Billed as "the ugliest case that Carolus Deene ever chose to investigate," Leo Bruce's Death of a Bovver Boy finds the redoubtable schoolmaster-turned-detective involved in yet another mystery murder—this time among teenage outcasts and skinheads in rural 1970s England. When Carolus's housekeeper, stoic Mrs. Stick, announces one evening that her husband has seen the naked body of a youth lying in "a peculiar hunched-up position" in a ditch beside the road, his hair shorn and his wrists slashed, Carolus knows that he has, at last, met the supreme challenge to test his powers of deduction. And this is just the beginning: from this point on, the detective is involved in a lively series of adventures infiltrating England's provincial underworld and gaining insight into the dead boy's unhappy background and surroundings. A rude collection of thugs and punks become involved in the search for the murderer; all are equally dangerous and each might be to blame. Only through his ingenuity and determination to persevere—despite all the forces urging him to the contrary—does Carolus finally solve the mystery.This is one of Leo Bruce's grittiest novels, giving the reader an insight into the milieu of rebellious 1970s England, a world where prejudice was the order of the day and hostility and violence were the only means of survival.
Kabul, Afghanistan, 1979: CIA station chief Lucius Burling, an idealistic but flawed product of his nation’s intelligence establishment, barely survives the assassination of the American ambassador. Burling’s reaction to the murder, and his desire to understand its larger meaning, propel him on a journey of intrigue and betrayal that will reach its ultimate end in the streets of Shanghai, months after 9/11. A Chinese dissident physicist may (or may not) be planning to sell his country’s nuclear secrets, and in his story Burling, now living quietly as consul, recognizes the fingerprints of a covert operation, one without the obvious sanction of the Agency. The dissident’s escape draws the violent attention of the Chinese internal security service, and as Burling is drawn inexorably into their path, he must face the ghosts of his past misadventures and a present world of global trafficking, fragile alliances, and the human need for connection above all. Reminiscent of the best work of Graham Greene and John le Carré, Ministers of Fire extends the spy thriller into new historical, political, and emotional territory.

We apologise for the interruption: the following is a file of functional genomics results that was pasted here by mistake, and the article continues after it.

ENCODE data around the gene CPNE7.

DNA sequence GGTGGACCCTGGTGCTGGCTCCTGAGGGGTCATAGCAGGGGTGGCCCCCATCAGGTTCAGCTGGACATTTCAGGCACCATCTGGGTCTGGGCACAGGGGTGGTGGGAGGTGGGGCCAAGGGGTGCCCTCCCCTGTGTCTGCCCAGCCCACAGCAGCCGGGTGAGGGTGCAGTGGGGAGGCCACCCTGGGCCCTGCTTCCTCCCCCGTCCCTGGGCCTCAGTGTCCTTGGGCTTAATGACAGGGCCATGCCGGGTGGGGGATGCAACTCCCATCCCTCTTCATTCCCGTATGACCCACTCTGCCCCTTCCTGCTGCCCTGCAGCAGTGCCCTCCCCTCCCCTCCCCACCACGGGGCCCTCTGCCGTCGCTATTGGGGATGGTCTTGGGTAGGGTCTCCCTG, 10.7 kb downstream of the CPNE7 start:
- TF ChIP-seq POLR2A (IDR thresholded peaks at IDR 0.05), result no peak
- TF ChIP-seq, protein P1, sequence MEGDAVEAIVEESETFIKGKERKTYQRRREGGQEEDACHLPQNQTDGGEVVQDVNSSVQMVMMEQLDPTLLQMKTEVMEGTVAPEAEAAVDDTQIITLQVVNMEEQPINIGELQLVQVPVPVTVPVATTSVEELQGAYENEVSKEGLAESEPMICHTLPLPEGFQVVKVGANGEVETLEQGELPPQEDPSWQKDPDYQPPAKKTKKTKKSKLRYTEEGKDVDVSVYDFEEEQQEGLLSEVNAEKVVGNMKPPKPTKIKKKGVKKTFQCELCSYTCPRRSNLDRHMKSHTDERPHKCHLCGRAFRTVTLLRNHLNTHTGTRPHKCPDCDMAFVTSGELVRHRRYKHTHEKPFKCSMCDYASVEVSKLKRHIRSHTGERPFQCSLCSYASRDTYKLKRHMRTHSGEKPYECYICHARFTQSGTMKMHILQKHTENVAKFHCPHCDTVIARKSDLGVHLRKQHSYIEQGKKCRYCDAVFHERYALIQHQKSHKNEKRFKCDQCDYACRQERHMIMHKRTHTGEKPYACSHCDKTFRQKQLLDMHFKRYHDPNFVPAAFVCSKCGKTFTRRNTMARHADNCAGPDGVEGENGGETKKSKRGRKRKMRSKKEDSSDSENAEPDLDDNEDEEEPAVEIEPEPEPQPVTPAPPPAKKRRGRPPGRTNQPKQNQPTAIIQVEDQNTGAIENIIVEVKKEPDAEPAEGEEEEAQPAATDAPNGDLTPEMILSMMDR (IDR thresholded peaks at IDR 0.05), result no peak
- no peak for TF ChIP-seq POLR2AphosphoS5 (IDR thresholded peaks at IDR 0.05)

The job seems simple enough: Reporter Lee Hershey needs protection for a couple of weeks as he pursues the biggest story of his career with all eyes on swing state Ohio in the midst of a presidential election. Columbus private eye Andy Hayes, broke as usual, doesn’t have much choice but to sign on, even with his girlfriend falling for the charming journalist. Then murder strikes at the Statehouse and Andy finds himself partly responsible for the death. With an innocent man behind bars, a mysterious vehicle following Andy around the city, and more lives in danger, the detective has his hands full trying to solve a killing in a poisonous political environment where everyone has a motive for murder and anyone could be the next target.